A man is walking on a beach and comes across a little girl tossing stranded starfish back into the water. Seeing the multitudes of other starfish, he asks, “Does that really make a difference?”
“It does to this one,” says the little girl, and another starfish sails over the waves.
I hate that story.
Yes, I know that it’s meant to encourage individuals to act, and of course that’s good.
But here’s what gets me: it also masks failure as success.
Too often, the starfish story is told to justify a charitable effort that’s not making real change. When our starfish rescuer shows up for work tomorrow, there’s going to be a whole new batch of starfish. Time spent saving a few is time spent not solving the underlying problem.
There are some who think that describes much of the nonprofit sector.
Peter Buffett, the philanthropist son of billionaire investor Warren Buffett, recently wrote a New York Times op-ed called “The Charitable-Industrial Complex”. In it, he suggests that many nonprofits actually enable the suffering they’re intended to reduce:
Inside any important philanthropy meeting, you witness heads of state meeting with investment managers and corporate leaders. All are searching for answers with their right hand to problems that others in the room have created with their left…
It’s what I would call “conscience laundering” — feeling better about accumulating more than any one person could possibly need to live on by sprinkling a little around as an act of charity. But this just keeps the existing structure of inequality in place.
To the Buffett family’s credit, they put their money where their mouths are. In 2006, as Peter Buffett relates, his father “made good on his commitment to give nearly all of his accumulated wealth back to society.”
But as Peter also recognizes, it may end up being futile, unless the donated billions are used to change systems, not symptoms.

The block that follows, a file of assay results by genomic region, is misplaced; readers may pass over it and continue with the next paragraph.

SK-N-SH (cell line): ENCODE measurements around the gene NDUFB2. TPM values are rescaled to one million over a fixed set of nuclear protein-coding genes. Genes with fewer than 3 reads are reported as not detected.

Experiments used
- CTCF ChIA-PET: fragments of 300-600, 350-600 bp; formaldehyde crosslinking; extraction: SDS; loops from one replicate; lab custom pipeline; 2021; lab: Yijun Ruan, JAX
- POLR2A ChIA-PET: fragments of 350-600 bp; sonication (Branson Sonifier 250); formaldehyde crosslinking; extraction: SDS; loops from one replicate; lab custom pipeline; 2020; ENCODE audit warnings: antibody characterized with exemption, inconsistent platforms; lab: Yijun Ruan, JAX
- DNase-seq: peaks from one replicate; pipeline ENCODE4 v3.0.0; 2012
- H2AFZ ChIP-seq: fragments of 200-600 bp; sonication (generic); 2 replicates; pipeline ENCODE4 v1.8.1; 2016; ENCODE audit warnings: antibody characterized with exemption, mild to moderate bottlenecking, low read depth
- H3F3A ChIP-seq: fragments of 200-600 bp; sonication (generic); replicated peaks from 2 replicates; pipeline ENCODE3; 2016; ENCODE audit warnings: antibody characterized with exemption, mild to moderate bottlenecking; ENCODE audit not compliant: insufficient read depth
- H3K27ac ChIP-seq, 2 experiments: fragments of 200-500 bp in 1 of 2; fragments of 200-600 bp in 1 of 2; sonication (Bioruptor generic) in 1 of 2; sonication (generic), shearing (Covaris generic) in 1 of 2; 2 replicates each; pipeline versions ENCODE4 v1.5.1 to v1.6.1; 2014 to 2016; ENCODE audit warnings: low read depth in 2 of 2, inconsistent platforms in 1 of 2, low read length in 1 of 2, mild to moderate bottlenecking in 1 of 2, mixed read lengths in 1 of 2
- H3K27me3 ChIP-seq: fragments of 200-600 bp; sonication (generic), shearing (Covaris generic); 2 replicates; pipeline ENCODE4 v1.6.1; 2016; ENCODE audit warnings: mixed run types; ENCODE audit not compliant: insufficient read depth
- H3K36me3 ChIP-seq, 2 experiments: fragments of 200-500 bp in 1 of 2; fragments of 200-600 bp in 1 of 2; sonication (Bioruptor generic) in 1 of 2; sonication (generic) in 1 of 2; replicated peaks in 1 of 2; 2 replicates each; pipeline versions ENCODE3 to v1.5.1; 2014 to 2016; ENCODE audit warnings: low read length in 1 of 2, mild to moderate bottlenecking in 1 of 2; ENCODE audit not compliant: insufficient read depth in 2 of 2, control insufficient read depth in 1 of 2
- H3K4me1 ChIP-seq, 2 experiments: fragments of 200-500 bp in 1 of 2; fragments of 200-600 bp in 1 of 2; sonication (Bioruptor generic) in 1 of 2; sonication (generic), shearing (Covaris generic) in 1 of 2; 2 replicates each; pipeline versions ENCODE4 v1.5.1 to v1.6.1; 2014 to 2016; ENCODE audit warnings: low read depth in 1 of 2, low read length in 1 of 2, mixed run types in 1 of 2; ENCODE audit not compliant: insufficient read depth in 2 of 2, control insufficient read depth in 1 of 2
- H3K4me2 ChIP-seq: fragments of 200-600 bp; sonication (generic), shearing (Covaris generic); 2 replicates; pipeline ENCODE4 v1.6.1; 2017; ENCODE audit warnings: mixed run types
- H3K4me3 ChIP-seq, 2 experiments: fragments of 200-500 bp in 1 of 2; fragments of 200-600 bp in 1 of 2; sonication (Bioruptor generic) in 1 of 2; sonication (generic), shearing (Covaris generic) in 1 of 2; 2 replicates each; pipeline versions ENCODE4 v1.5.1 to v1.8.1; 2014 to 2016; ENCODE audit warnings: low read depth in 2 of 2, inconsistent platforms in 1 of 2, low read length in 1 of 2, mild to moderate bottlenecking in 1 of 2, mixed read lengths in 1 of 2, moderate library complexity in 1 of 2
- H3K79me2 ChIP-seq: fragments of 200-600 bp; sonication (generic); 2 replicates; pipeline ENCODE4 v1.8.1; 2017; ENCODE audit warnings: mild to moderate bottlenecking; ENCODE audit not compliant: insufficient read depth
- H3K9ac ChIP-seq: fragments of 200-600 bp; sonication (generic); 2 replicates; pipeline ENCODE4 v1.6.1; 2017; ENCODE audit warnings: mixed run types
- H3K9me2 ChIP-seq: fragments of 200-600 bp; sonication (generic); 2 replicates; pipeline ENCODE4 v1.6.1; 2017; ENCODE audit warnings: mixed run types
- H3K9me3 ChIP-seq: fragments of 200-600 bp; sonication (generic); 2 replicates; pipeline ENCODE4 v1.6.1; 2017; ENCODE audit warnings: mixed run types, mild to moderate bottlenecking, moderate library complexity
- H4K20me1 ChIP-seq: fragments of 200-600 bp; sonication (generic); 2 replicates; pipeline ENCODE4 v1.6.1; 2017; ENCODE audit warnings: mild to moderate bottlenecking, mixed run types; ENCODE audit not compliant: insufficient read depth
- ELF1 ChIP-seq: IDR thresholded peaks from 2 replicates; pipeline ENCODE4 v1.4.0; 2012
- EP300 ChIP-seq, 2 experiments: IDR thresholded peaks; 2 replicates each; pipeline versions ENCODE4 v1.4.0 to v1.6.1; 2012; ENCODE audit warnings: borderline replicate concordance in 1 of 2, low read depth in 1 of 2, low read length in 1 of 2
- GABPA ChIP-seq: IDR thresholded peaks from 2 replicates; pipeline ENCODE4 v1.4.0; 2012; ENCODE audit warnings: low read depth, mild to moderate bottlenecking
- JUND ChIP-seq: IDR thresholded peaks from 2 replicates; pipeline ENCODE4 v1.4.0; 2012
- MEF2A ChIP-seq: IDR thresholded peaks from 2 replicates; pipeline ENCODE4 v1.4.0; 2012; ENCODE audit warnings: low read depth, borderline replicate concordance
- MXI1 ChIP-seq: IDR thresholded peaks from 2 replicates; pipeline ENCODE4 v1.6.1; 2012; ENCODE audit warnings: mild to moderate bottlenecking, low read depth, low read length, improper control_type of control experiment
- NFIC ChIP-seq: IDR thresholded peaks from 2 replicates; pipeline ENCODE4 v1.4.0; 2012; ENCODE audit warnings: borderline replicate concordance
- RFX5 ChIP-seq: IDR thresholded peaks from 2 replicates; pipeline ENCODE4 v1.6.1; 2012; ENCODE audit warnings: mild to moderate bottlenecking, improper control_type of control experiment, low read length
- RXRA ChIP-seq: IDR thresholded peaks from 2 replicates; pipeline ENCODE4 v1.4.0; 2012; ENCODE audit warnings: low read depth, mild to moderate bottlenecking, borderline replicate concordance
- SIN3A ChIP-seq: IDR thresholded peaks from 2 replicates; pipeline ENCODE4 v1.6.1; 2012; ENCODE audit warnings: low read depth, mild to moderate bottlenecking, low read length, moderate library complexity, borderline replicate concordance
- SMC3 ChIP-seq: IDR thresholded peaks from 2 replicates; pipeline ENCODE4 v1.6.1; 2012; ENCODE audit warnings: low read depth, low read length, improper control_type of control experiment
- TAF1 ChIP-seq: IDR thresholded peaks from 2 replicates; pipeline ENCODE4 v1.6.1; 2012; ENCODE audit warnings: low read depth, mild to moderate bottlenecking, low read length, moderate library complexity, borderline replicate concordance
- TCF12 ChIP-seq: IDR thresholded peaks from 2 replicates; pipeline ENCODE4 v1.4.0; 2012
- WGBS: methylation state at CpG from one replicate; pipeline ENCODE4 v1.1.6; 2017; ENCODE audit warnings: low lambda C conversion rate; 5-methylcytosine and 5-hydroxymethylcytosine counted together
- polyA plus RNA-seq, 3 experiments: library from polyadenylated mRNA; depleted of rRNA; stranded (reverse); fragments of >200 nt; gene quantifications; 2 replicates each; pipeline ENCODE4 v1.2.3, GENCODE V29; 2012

The nonprofit sector is growing rapidly — faster by some measures than the business and government sectors, according to the Urban Institute. And yet many of the challenges it addresses remain — poverty, violence, hunger, poor health, and on and on — and often appear to be intractable.
It’s a dilemma that many of the people who work in nonprofits know all too well — and some are working hard to solve it. Nonprofit executives Bill Shore, Darrell Hammond and Amy Celep address it in an article called “When Good Isn’t Good Enough” in the Fall 2013 issue of the Stanford Social Innovation Review:
Many of the fastest-growing nonprofit organizations begin with well-intentioned interventions and relatively naive ideas about the magnitude and complexity of the problems they aim to solve. Share Our Strength and KaBOOM! are no exception. By some measures our organizations were successful US nonprofits — growing rapidly, engaging numerous partners, and improving the lives of tens of millions of children.
Yet all the while, the problems we were tackling — hunger and the lack of opportunities to play — were getting worse and even accelerating in recent years as the economy took a downturn.
Shore, Hammond and Celep realized that they were in effect saving starfish:
The foundation on which many nonprofits are built is flawed and simplistic, focused on a symptom rather than the underlying set of problems, developed in isolation rather than as part of an integrated system, and organized to administer a narrowly tailored program or benefit rather than generate sustained, significant change for a person or community. As a result, change is incremental, not big or bold enough to make a lasting and transformative impact.
What to do?
If you truly believe that starfish shouldn’t die on the beach, you don’t just throw a few of them back.
You mobilize a response powerful enough to save all the starfish. Or, even better, you stop them from being stranded in the first place.
How to do it?
More on that next time.